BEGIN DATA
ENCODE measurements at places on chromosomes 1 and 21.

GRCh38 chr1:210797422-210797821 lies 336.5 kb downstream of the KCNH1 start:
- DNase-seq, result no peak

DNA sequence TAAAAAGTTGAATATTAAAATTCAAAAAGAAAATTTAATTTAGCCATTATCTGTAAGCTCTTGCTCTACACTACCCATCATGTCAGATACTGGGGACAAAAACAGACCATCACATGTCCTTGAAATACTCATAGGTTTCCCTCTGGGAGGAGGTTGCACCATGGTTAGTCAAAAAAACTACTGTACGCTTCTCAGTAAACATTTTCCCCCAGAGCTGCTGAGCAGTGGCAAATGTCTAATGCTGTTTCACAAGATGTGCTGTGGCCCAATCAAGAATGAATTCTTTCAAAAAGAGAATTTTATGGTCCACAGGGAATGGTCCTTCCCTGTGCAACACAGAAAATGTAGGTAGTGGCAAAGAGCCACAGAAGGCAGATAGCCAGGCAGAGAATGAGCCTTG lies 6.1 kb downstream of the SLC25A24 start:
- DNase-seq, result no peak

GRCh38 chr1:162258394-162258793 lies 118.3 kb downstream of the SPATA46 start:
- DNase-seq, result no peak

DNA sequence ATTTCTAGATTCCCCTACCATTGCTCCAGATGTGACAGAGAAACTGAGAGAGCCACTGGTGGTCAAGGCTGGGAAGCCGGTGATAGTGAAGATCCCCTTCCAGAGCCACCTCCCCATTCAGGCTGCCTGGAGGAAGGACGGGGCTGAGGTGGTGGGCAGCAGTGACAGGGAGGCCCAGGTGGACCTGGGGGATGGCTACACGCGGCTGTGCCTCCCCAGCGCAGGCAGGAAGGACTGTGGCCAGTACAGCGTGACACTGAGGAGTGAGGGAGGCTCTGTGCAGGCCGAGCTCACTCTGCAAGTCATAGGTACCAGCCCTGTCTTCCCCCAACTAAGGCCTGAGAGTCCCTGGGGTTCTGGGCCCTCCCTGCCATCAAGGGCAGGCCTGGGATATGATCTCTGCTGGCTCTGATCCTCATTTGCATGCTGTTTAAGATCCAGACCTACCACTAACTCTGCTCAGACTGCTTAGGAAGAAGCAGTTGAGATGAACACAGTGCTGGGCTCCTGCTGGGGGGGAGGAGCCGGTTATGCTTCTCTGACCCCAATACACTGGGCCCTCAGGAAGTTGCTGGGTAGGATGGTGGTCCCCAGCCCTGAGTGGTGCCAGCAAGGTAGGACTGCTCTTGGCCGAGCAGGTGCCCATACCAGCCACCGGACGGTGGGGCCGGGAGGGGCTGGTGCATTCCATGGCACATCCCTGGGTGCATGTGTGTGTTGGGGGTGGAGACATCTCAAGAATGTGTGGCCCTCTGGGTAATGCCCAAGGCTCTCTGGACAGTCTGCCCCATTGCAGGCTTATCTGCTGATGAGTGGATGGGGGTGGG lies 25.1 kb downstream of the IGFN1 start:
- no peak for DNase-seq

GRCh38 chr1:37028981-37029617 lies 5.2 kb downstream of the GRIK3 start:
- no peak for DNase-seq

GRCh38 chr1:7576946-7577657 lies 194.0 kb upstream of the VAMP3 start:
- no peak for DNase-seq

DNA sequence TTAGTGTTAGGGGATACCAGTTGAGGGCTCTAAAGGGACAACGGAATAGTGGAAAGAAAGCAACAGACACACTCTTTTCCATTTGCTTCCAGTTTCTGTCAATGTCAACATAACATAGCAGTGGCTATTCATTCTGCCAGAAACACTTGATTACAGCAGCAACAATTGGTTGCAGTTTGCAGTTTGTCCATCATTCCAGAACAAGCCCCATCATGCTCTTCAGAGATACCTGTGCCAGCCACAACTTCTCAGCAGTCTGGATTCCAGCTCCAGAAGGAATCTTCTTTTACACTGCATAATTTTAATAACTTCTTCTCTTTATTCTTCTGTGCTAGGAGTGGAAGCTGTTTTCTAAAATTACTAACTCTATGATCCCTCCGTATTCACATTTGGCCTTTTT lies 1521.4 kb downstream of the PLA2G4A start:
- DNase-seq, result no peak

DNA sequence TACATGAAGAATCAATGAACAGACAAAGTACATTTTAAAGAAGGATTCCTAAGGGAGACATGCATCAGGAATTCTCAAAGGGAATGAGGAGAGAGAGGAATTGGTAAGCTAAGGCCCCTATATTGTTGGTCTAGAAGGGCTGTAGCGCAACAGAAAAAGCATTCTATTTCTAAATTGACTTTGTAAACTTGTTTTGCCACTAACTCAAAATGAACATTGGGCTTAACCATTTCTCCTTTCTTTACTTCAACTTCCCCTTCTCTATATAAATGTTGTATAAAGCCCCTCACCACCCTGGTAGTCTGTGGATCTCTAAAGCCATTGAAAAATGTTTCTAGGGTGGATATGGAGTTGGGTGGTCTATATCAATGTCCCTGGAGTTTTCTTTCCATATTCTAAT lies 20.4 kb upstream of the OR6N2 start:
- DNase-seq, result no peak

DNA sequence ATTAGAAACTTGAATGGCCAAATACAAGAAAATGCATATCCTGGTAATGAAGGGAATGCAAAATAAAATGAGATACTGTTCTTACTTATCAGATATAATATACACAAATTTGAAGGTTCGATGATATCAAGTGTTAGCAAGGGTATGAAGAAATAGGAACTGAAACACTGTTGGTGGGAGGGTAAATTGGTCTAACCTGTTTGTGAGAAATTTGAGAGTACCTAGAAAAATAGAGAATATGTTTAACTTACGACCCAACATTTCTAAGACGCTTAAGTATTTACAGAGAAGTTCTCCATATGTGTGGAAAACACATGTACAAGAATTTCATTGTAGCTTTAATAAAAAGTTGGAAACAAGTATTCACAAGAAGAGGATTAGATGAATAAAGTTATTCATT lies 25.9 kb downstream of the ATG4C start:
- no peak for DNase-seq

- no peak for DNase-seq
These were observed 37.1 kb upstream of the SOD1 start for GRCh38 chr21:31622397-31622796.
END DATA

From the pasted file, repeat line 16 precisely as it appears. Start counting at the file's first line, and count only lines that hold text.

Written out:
DNA sequence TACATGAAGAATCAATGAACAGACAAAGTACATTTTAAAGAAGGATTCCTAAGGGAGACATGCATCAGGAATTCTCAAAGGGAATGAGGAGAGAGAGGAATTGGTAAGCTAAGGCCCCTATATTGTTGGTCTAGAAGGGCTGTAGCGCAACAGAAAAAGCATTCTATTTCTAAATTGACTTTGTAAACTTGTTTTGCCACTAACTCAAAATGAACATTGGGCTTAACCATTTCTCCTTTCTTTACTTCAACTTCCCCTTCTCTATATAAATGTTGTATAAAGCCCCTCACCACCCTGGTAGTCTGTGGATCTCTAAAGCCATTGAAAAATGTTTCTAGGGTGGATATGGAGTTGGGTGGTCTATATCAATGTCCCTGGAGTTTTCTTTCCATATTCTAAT lies 20.4 kb upstream of the OR6N2 start: